Supper that night was my last can of Wolf Brand Chili. I had five granola bars for tomorrow and I was going to have to kill something or starve.
Mostly out of food or not, the next morning I headed back for the other tools that I hoped were still there. They were, not only the ones I'd left at the box's site, but the other's too. I was especially happy to find the ballpean hammer and thousand yard roll of small nylon cord that I'd forgotten about leaving. I knew about the mattock and the ditch bank blade but I was happy to have them too.
I was back, with everything, three hours before sunset. I'd limited myself to three granola bars during the day. I had two for tomorrow and that was it, except for the vitamin pills and Bayer aspirin in my first aid kit.
I wasn't going to start any hunting trip this late in the day, but I did dig out my laundry bag and go for some of Euell's best. The squirrels had done a number on them but I still found about ten pounds or so pretty easily. Of course with ten pounds of nuts there isn't so much nutmeat. They were enough to keep my stomach from singing though, but Euell had praised them way too highly to my way of thinking.
Still, I was beginning to think that I might be able to survive after all. Meat wasn't a problem and hickory nuts weren't the only kind around here. There were walnuts and even pecans, even if they were only wild pecans and nothing like the hybrids you probably think of when and if you think of pecans.
I thought I also remembered that corn was native to North America but I was pretty hazy on those details. I knew there must be other edible plants besides poke salad, but I didn't know which ones were which, what they looked like or where, specifically, in North America they were. I'd probably have a long time to find out.
The next morning, with everything put away that I was going to put away and after eating my last two granola bars, I went hunting. It was anticlimactic actually. I walked about three hundred yards from my camp, sat on a big rock that an even bigger tree was growing against and waited.
Within an hour I saw a buck strolling through, nibbling on the occasional acorn and snacking on a tuft of grass here and there and every now and then he'd see a bush he thought looked tasty and stop to browse a few leaves.
Maybe a hundred and fifty yard in his wake three does were doing generally the same and there were three fawns trailing them. The fawns were not small, they were from this past spring but the pickings had been good to them. They were nearly plump and they looked tasty.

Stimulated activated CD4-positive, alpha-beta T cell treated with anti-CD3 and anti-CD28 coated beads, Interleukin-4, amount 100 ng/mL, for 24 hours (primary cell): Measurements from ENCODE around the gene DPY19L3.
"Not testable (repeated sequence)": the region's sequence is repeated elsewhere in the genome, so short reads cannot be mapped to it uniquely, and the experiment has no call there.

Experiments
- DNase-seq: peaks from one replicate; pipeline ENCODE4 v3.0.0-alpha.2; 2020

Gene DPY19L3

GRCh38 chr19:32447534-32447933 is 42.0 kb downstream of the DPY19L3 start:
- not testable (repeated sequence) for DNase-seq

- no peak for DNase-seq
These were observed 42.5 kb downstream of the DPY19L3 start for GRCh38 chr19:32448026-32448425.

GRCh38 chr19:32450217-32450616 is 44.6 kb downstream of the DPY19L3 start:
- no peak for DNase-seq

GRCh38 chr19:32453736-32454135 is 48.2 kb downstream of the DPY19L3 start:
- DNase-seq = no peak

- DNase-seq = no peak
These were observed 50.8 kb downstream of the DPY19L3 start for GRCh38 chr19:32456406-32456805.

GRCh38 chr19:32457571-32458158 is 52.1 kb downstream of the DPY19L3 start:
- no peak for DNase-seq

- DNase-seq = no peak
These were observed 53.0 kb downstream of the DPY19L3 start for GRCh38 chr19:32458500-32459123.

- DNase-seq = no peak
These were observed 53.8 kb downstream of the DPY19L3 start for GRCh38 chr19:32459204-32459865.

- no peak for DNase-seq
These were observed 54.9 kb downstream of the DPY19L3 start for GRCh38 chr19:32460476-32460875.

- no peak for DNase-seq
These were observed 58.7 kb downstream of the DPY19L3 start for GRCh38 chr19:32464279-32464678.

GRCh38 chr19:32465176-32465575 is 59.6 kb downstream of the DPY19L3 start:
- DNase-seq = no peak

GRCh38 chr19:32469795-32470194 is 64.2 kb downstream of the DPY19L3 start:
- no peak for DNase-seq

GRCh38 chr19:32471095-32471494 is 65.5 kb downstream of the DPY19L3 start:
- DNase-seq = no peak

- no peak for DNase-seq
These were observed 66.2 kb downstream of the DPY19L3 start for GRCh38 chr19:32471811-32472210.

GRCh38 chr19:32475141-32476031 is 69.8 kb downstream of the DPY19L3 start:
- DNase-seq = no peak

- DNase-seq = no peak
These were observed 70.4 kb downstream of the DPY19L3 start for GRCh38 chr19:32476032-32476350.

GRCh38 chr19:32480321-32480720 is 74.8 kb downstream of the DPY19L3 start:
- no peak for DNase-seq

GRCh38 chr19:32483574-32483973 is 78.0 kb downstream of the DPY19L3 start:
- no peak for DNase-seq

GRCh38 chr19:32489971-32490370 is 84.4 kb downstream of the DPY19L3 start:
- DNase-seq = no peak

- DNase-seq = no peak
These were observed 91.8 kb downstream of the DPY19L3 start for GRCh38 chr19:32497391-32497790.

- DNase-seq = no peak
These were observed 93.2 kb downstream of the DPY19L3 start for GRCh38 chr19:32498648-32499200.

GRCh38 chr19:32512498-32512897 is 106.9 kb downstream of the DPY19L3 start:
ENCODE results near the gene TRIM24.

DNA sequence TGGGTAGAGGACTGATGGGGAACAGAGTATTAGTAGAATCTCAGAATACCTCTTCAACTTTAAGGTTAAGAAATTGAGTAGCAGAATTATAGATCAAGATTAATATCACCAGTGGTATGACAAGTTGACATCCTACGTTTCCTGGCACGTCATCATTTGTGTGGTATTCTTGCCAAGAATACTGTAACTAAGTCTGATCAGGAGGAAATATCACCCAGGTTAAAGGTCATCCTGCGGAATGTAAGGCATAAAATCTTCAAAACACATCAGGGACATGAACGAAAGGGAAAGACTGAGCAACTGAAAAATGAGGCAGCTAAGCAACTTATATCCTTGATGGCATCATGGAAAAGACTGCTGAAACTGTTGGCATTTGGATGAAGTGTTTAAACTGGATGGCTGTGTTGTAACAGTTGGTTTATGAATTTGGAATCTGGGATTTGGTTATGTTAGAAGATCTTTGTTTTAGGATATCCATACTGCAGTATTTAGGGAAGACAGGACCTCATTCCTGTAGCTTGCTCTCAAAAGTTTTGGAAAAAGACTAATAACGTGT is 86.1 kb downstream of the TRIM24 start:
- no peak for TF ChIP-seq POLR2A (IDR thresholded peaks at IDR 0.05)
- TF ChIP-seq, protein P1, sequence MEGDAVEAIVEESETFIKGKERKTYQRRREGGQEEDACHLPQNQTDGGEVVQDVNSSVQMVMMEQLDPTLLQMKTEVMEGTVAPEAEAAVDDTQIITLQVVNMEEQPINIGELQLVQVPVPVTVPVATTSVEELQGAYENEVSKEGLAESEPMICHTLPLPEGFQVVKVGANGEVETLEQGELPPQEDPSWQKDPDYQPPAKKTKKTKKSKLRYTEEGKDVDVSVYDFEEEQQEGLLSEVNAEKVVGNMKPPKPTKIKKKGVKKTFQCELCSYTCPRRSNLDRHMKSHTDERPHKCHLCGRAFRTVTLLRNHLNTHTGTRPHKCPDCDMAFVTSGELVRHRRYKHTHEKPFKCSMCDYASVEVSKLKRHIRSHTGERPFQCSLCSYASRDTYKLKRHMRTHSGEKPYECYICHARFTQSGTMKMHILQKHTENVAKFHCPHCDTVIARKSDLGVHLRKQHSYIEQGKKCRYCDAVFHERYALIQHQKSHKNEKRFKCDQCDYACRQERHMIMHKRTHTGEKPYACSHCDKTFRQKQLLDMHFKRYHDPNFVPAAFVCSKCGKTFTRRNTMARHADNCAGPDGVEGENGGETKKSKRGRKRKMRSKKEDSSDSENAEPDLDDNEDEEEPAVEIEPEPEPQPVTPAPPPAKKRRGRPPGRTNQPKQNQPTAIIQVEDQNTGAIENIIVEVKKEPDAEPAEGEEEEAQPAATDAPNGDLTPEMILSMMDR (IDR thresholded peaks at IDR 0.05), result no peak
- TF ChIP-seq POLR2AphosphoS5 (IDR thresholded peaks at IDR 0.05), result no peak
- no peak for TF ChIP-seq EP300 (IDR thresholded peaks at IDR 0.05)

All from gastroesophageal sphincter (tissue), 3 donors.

I raised the Buckmaster and looked through the Redfield, not at the buck, but at the biggest doe. I let her have it, right in the head, while she was nibbling on one of the tufts of grass the buck had bypassed.
The rest of them were alarmed at once, but they didn't spot me. All the same they raised the flag they're named for in a couple of seconds and made their escape. I didn't intend to kill more than one anyway.
They'd all run off, except for the one I'd shot of course, and I was still sitting still to make sure she was dead and wouldn't jump up after she gathered her senses like I'd seen several head shot deer do when they're hit with a 22 and the shot isn't as good as the hunter thought.
Her fawn came back not two minutes later, looking for her. What the hell, I didn't need that much meat right now but it couldn't hurt anything. I took the fawn too and congratulated myself because I figured its meat would be more tender.
I had to tie my only length of nylon rope around a neck at each end and then pulled the center up to my waist and drag them back home. I cursed much of the way, but got over it.
Without enough rope, I had to hang and gut them one at a time. I started to just throw away the hearts, livers and kidneys but I had a sheet of visqueen folded up in my pack, about eight by ten, and so I kept the organs that were possibly edible.
After they were both field dressed, I started in skinning the doe. I missed my pickup awfully during this trying time. Here to fore, on the occasions I'd skinned deer, I'd peeled enough of the neck for a good flap and tied a smooth rock in it. After removing the feet and tracing along the legs and down the underbody and removing the tail, I'd chain the front legs to a tree and attach the rope that was tying the rock into the neck skin to my pickup's winch line and then peel the whole hide off without any sweat.